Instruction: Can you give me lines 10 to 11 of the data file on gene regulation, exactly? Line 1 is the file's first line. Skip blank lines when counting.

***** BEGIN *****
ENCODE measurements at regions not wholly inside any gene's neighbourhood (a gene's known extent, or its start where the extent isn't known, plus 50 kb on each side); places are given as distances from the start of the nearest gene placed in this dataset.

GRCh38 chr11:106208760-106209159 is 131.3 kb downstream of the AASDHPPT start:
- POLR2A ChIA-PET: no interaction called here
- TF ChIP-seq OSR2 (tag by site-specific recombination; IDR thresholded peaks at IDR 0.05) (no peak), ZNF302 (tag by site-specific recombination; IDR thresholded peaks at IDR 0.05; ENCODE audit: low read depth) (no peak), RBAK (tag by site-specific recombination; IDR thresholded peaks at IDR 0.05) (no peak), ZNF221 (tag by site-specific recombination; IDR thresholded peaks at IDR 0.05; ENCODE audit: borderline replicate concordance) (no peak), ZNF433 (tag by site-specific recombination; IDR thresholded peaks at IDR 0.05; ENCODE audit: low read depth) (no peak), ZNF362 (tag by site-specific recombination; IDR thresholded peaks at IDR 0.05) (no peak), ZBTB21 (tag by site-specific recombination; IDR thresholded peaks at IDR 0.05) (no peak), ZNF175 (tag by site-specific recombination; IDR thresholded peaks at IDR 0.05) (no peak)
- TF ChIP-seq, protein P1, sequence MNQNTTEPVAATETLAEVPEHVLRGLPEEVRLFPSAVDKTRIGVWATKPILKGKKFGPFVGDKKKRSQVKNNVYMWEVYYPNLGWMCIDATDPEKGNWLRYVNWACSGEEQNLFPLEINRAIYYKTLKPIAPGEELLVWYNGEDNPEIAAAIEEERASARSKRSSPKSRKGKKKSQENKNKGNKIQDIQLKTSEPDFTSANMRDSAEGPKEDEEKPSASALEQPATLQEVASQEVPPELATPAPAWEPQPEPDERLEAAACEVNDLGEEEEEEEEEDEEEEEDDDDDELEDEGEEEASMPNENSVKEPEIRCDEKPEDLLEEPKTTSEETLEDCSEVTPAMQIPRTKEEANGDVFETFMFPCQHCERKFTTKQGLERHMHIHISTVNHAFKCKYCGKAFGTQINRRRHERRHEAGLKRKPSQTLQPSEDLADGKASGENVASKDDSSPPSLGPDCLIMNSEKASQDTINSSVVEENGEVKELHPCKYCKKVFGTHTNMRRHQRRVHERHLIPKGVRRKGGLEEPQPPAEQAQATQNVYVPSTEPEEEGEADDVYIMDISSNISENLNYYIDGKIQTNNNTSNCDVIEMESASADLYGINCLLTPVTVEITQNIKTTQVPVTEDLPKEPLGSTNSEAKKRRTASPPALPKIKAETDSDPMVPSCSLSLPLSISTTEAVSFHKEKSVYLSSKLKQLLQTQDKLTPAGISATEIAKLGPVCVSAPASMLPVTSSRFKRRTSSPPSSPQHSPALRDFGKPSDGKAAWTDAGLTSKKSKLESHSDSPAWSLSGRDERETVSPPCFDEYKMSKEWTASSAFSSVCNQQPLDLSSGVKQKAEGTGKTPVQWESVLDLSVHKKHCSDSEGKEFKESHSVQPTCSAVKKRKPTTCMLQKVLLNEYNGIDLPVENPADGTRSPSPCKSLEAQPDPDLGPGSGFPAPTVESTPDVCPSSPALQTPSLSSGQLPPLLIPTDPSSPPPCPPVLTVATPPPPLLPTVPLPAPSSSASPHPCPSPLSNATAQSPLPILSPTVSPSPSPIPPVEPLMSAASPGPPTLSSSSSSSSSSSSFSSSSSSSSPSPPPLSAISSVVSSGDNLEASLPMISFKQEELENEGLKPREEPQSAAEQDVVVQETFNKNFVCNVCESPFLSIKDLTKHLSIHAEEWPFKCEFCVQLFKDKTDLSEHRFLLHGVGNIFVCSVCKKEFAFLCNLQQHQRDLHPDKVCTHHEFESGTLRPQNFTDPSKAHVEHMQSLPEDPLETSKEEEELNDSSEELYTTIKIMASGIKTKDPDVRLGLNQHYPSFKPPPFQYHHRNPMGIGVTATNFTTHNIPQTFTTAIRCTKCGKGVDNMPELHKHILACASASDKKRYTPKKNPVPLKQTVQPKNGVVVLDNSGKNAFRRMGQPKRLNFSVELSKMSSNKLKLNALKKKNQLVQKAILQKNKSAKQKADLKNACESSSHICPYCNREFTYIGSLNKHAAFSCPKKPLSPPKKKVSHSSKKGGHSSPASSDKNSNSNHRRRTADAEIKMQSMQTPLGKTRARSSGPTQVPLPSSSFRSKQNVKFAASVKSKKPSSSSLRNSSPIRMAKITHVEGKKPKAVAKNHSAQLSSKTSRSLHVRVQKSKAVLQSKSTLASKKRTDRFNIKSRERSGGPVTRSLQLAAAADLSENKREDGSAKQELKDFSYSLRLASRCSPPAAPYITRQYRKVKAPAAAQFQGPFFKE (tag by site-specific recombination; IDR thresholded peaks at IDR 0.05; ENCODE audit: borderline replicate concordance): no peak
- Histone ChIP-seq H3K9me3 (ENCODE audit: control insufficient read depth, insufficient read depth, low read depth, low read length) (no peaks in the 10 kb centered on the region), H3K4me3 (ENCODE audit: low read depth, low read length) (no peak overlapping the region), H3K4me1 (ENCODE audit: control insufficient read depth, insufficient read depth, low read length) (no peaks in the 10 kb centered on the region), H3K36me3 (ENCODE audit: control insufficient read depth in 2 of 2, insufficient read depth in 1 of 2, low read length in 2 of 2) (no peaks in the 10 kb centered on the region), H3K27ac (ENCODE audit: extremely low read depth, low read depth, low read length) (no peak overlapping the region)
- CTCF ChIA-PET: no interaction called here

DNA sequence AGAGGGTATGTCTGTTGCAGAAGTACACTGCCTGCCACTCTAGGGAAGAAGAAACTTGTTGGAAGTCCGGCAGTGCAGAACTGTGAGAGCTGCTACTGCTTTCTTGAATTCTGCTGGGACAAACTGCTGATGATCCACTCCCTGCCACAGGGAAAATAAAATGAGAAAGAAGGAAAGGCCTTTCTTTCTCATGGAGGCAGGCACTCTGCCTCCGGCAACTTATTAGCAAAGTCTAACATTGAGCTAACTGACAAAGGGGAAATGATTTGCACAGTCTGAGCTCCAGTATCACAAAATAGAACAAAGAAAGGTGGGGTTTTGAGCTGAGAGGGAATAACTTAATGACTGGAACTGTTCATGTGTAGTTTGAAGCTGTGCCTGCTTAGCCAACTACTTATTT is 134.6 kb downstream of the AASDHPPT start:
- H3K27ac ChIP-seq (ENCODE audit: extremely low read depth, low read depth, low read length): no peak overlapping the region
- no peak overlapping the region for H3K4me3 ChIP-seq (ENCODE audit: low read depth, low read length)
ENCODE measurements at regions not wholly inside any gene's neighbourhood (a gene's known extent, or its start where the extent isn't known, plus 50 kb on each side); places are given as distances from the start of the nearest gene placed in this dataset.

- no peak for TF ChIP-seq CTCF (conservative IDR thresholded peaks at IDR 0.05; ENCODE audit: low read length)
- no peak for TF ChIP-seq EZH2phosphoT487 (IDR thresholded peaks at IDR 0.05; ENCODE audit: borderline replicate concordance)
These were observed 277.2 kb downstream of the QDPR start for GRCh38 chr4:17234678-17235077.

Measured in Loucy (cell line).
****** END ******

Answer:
- no peak overlapping the region for H3K4me3 ChIP-seq (ENCODE audit: low read depth, low read length)
ENCODE measurements at regions not wholly inside any gene's neighbourhood (a gene's known extent, or its start where the extent isn't known, plus 50 kb on each side); places are given as distances from the start of the nearest gene placed in this dataset.